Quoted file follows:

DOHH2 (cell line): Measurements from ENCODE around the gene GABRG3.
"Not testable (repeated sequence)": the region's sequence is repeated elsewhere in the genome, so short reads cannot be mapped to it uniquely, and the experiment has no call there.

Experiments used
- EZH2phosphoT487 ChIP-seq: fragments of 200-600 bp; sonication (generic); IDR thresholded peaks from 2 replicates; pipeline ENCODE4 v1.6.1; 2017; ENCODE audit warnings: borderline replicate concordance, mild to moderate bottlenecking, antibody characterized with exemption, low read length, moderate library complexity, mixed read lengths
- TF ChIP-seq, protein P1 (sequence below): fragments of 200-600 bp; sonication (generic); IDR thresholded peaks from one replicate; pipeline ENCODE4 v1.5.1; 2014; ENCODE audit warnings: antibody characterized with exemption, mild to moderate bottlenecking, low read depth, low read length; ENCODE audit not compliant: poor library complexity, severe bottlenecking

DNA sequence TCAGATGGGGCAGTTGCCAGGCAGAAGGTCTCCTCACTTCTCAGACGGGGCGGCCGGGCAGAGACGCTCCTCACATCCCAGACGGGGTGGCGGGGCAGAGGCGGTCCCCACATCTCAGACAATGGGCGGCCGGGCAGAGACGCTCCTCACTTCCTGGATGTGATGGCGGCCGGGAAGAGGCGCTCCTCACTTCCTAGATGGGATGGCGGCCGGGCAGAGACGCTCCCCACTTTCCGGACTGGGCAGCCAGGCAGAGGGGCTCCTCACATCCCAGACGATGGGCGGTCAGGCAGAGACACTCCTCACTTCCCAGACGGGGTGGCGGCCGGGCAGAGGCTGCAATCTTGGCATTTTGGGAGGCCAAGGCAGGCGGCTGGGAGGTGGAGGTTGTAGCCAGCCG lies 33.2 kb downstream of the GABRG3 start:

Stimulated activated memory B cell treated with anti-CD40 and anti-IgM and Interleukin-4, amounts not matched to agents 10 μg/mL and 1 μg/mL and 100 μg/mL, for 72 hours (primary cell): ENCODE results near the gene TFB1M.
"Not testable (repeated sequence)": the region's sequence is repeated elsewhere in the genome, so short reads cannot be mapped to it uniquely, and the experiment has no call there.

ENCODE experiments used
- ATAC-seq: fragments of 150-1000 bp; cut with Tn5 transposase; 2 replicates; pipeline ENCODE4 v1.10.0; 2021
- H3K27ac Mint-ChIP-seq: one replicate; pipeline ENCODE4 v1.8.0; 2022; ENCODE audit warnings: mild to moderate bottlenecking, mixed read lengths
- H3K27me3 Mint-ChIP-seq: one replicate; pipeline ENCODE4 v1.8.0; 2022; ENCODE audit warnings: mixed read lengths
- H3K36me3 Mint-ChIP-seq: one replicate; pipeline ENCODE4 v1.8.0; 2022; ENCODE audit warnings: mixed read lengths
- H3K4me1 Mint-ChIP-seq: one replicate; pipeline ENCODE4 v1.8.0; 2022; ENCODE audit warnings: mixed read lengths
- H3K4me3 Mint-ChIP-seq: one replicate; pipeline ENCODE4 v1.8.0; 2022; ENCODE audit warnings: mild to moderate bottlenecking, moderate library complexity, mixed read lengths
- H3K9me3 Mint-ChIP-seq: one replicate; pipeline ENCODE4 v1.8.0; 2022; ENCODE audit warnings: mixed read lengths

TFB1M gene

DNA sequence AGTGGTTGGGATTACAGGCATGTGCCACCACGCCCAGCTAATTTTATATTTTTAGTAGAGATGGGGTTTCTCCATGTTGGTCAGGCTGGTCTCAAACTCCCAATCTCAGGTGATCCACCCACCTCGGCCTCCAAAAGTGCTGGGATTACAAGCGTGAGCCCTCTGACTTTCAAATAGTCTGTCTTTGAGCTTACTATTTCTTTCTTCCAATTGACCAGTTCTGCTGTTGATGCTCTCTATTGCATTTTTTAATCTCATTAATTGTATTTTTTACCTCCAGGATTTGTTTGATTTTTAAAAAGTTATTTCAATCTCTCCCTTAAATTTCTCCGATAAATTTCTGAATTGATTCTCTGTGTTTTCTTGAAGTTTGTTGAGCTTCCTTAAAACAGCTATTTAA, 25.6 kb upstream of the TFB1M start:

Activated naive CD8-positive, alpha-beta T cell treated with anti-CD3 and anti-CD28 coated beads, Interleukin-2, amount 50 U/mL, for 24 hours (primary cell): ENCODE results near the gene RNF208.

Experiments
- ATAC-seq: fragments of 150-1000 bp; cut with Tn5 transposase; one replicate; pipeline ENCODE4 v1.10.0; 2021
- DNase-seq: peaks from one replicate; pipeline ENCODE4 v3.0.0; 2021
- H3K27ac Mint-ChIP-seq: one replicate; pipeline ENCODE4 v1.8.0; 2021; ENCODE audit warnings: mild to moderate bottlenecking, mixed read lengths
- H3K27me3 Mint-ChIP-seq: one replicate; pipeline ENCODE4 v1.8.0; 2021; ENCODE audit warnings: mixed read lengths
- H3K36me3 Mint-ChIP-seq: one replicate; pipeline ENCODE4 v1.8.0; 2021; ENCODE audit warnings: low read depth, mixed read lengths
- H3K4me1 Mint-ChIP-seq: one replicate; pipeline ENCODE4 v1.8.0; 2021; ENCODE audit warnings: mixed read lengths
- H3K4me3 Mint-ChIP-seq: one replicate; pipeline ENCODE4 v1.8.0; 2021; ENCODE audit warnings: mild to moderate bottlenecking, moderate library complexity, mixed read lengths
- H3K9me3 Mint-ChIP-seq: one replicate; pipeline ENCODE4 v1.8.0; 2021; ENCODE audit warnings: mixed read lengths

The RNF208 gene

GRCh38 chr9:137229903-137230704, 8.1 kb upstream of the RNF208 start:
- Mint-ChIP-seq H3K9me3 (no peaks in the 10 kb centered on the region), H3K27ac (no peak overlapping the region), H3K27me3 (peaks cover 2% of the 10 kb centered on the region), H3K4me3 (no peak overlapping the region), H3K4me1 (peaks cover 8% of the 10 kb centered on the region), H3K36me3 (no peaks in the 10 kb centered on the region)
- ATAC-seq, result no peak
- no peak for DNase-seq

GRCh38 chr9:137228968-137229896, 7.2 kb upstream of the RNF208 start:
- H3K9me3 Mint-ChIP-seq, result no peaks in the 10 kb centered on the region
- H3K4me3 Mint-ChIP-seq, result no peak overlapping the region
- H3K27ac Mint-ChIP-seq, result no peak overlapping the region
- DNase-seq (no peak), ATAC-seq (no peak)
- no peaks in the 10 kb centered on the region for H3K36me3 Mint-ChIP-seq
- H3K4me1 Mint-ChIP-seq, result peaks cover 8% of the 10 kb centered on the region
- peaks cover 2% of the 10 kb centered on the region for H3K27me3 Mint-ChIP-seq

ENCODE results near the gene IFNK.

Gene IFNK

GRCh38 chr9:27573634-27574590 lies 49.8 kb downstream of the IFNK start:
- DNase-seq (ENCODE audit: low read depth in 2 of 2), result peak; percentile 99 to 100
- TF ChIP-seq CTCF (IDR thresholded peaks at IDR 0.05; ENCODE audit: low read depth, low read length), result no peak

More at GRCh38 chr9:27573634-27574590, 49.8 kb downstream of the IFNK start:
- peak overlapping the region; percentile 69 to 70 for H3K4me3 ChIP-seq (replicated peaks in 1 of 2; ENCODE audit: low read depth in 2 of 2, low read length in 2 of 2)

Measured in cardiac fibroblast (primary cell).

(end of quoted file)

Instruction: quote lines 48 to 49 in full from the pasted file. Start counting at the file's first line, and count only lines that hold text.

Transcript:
- peak overlapping the region; percentile 69 to 70 for H3K4me3 ChIP-seq (replicated peaks in 1 of 2; ENCODE audit: low read depth in 2 of 2, low read length in 2 of 2)

Measured in cardiac fibroblast (primary cell).